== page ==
Select your criteria for display from the options below and then click apply.


1. Select a View:

2. Select a Geography:


3. Select a Model:




4. Select a Scenario:



What happens when conditions change? The scenario menu can provide additional tools to help explore and model various change scenarios.






Using the form on the left, select which options you want to see on the map.

Choose to view data from all TSAs or search for a particular one by zip code.






Baseline


The baseline scenario is the model’s default scenario. This scenario assumes that there are no changes to factors influencing healthcare workforce supply and healthcare services use between 2013 and 2030. It is important to note that the baseline scenario begins in 2013 and assumes that the Patient Protection and Affordable Care Act is not implemented.

Retirement Scenarios



These scenarios allow users to understand how retirement rates affect physician supply. There are two options for this scenario: a low retirement rate and a high retirement rate. The baseline retirement rate is the average of the high retirement rate and the low retirement rate.

  • The low retirement scenario models retirement delay of 2 years compared to the baseline.
  • The high retirement scenario models retirement 2 years earlier than the baseline.

Full-time Equivalents (FTE) Scenarios



The model includes scenario options that allow users to understand how increases and decreases in physician work effort—measured in terms of patient care FTEs—affect physician supply and physician shortages and surpluses. One scenario option allows users to reduce patient care FTEs supplied by all clinically active physicians by 5% beginning in 2013. In this scenario, FTEs are reduced equally across all specialties and between both genders. Similarly, users are able to increase the patient care FTEs provided by clinically active physicians by 5%.

Affordable Care Act Implementation


Our model includes a scenario that estimates the effect of the Patient Protection and Affordable Care Act’s (ACA) Medicaid expansion and health insurance exchanges on use of healthcare services and on shortages and surpluses. Users can select from three scenario options related to the ACA. The first option is that health insurance exchanges are implemented in all states, but no states opt to expand Medicaid coverage through the ACA. The second option is that health insurance exchanges are implemented in all states, but Medicaid coverage is only expanded in the 26 states that accepted the ACA's Medicaid expansion as of January 1, 2014. It should be noted that states that have accepted the ACA’s Medicaid expansion after January 1, 2014, are not included as "expansion" states under this scenario option. We will update the model as the number of ACA Medicaid-expansion states grows. Finally, in the third option, all states have health insurance exchanges, and all states expand Medicaid in 2014. For a more detailed explanation of this scenario see the Additional Resources section.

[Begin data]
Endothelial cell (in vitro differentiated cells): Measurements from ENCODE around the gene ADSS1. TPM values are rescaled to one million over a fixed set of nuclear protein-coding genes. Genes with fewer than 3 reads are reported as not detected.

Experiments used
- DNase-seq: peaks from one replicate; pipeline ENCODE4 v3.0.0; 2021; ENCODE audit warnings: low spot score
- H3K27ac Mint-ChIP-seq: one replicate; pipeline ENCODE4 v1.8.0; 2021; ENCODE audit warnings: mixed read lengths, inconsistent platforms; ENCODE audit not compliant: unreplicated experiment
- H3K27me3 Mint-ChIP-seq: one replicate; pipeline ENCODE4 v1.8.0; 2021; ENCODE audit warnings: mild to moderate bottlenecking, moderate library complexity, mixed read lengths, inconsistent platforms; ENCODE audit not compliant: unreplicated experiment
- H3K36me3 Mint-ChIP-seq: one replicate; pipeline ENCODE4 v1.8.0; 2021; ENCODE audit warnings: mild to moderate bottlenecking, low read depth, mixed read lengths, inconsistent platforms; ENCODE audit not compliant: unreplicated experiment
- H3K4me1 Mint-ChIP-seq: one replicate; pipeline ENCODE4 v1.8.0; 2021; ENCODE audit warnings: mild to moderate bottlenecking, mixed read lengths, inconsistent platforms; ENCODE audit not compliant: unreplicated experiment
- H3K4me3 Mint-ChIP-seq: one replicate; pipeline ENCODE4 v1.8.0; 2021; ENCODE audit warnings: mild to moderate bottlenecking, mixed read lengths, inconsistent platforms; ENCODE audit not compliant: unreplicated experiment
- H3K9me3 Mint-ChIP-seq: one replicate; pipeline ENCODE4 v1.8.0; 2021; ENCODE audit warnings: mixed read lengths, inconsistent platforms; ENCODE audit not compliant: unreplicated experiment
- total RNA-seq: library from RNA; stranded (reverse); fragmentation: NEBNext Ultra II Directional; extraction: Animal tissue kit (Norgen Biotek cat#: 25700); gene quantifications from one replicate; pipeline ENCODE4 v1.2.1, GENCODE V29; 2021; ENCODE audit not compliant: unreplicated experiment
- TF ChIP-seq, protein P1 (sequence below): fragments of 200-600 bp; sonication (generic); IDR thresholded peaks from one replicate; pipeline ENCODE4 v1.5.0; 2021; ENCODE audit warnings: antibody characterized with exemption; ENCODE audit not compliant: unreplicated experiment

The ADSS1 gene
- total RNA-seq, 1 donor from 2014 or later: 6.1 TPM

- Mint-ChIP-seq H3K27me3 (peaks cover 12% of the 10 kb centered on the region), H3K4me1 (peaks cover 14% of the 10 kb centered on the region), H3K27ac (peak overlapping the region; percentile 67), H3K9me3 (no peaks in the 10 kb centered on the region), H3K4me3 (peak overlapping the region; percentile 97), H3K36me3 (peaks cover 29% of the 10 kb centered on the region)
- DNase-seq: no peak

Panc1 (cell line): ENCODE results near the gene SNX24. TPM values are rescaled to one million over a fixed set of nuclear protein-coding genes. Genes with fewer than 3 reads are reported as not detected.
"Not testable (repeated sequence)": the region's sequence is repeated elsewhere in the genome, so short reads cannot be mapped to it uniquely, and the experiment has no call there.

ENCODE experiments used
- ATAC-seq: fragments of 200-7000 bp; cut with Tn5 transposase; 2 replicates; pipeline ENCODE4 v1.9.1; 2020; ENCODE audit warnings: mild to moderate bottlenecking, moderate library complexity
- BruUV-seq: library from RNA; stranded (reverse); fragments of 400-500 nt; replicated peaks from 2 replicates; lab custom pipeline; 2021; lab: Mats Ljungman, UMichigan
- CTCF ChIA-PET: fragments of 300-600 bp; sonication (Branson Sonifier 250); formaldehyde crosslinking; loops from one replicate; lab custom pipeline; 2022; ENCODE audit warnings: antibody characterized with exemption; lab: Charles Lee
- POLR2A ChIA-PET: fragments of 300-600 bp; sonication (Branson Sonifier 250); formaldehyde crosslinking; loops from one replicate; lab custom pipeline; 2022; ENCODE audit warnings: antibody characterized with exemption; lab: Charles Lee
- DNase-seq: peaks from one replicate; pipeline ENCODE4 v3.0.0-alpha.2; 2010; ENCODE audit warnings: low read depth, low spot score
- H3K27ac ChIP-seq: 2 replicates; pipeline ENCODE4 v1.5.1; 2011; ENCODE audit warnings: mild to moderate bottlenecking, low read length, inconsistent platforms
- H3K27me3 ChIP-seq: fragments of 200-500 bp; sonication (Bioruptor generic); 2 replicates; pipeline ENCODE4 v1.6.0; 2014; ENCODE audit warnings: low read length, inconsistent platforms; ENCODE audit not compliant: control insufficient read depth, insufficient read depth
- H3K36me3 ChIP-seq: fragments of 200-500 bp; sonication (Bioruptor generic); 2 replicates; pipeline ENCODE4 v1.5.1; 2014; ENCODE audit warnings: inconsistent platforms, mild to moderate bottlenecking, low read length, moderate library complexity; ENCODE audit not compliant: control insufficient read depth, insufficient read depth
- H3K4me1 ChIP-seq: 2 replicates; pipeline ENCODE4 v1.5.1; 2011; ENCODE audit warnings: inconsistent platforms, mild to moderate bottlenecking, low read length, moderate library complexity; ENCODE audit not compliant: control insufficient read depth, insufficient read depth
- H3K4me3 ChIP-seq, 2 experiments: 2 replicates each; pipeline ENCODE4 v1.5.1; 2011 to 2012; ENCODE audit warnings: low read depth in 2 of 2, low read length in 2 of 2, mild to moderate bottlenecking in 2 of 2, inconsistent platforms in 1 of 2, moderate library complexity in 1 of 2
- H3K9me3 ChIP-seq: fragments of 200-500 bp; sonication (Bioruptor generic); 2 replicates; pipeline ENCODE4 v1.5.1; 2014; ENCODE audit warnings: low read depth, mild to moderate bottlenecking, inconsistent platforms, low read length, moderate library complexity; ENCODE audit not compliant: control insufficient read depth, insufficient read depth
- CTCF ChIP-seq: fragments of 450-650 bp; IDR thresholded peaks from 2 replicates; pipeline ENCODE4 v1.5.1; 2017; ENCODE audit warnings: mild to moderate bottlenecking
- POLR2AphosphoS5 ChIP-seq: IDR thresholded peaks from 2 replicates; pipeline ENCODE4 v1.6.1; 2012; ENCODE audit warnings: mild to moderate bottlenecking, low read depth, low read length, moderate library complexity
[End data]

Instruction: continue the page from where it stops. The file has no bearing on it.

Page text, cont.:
Increase Use of Nurse Practitioners and Physician Assistants



This scenario estimates how nurse practitioners (NPs) and physician assistants (PAs) will contribute to meeting future healthcare services use. To implement this scenario, we updated the model’s plasticity matrix to include two additional "specialty" rows—one for NPs and one for PAs—and we projected NP and PA supply under two growth rates. We then compared the combined physician and NP and PA supply projection with healthcare services use under the baseline scenario. This allowed us to obtain estimates of surpluses and shortages of visits that incorporate the important and growing role that NPs and PAs play in health care delivery. Note that only the shortage surplus data change in this scenario, the physician supply and use of health care services data remain the same. For a more detailed explanation of this scenario see the Additional Resources section.

Graduate Medical Education (GME)




The question of whether, and in which specialties and geographies, to expand Graduate Medical Education (GME) is a topic of intense policy interest. Our model includes three scenarios that increases the number of positions according to different criteria.
  • Increase of 3,000 PGY1 slots: This scenario adds 3,000 GME positions for medical school graduates each year for five years, and distributes them according to states and specialties in the most need. This amounts to 15,000 new residency positions being allocated from 2016-2021. The addition of 3000 PGY1 GME positions has been discussed as a potential policy option, but no methodology on distribution of those slots is yet available. This scenario presents one possible method, and shows the impact through 2030.
  • Raise minimum supply to 50% demand: This scenario adds additional GME to move all states and specialties to have enough supply to meet at least 50% of demand. Though the scenario aims to give each state and specialty enough GME positions to reach 0.5 supply/visit ratio in 2026, states and specialties may show lower and higher ratios due to physician diffusion after residency. For more information on diffusion, see "How does this model diffuse physicians to different geographies?"
  • Raise minimum shortage/supply ratio to 0.85: This scenario adds additional GME to move all states and specialties to have enough supply to meet at least 85% of demand. Though the scenario aims to give each state and specialty enough GME positions to reach 0.85 supply/visit ratio in 2026, states and specialties may show lower and higher ratios due to physician diffusion after residency. For more information on diffusion, see "How does this model diffuse physicians to different geographies?"
For a more detailed explanation of this scenario see the Additional Resources section.
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